Metaphors for Research: What's Yours?
Sometimes, a metaphor helps us understand a process. Ruth Palmquist suggests that how people think about the Internet (i.e., is it an information highway, a prairie, or an ocean?) influences how they search and what they find, and how satisfied they are with their findings. In a different setting, Ursula K. Le Guin, in her essay "The Carrier-Bag Theory of Fiction," quoted by John Parks, suggests that there are two major forms of fiction:
between a great effort that yields immediate and large results or treasure (finding
the "one source" for a topic), and the slower gathering of small pieces to make
a larger, lively whole (finding many good sources and then integrating the information
from them) is a good metaphor for the research process. Many students aim for
the large "kill," to get all that they need in one fell swoop, when they would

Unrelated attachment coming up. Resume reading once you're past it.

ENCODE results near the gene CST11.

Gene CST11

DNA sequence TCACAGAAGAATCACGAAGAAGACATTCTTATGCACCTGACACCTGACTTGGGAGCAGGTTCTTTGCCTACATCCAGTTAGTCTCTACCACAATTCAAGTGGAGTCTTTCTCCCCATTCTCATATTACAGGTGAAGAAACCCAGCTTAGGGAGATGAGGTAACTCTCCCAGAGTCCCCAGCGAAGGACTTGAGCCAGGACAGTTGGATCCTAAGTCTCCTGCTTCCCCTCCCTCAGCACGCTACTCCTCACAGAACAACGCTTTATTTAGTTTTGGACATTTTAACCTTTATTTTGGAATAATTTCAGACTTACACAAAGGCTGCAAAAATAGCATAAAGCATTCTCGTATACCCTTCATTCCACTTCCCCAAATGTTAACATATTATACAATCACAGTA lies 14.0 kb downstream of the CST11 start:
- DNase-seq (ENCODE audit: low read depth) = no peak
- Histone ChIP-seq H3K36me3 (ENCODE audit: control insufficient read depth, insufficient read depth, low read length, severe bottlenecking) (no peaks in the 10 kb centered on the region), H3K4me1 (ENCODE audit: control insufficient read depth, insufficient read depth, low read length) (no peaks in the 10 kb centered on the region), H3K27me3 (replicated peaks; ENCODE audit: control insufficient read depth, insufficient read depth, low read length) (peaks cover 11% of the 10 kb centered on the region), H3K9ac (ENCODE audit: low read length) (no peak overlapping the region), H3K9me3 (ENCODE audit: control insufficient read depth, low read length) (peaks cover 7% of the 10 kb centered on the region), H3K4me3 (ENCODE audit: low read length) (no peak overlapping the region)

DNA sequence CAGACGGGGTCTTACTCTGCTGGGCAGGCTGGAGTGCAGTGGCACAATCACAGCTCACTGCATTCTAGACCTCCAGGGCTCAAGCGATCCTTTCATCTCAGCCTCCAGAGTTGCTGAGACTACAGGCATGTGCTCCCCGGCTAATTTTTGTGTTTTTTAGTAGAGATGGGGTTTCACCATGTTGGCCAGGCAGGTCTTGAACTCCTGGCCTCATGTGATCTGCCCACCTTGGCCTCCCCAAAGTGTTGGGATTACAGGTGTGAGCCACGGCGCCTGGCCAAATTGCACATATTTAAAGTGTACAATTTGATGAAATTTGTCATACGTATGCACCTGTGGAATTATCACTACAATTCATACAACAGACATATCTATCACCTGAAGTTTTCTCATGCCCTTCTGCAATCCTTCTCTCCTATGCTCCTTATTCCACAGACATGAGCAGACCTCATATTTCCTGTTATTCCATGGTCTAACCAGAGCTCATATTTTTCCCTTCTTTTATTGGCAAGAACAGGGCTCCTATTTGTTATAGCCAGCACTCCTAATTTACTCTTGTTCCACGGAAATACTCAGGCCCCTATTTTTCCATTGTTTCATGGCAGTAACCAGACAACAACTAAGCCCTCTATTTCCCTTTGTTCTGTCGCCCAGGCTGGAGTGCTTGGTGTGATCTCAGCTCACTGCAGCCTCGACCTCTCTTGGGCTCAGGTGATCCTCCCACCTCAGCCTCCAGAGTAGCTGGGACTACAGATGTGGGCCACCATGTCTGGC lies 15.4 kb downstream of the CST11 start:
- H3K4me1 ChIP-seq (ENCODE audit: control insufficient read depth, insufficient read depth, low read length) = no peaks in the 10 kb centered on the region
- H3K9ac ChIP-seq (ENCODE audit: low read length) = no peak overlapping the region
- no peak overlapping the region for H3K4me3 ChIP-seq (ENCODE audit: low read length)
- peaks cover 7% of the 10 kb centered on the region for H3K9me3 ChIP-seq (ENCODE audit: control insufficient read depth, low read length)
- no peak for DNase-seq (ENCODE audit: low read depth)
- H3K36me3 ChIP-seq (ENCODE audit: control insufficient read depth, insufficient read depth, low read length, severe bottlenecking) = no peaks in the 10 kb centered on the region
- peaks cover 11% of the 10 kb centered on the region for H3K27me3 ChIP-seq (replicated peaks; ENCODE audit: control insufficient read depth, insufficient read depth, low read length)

be more successful and gain more understanding from picking the best bits from
There are other metaphors, of course--a common one is that research is a game, a treasure hunt, or like piecing together a quilt. The key to it all is learning to find what you need in a timely manner and to evaluate what you have.
Palmquist, Ruth A. "Cognitive Style and Users' Metaphors for the Web: An Exploratory Study." Journal of Academic Librarianship (2001) 27, 1: 24-32.
Parks, John G. "The Teacher as Bag Lady: Images and Metaphors of Teaching." College Teaching (Fall 1996) 44, 4:132-6.
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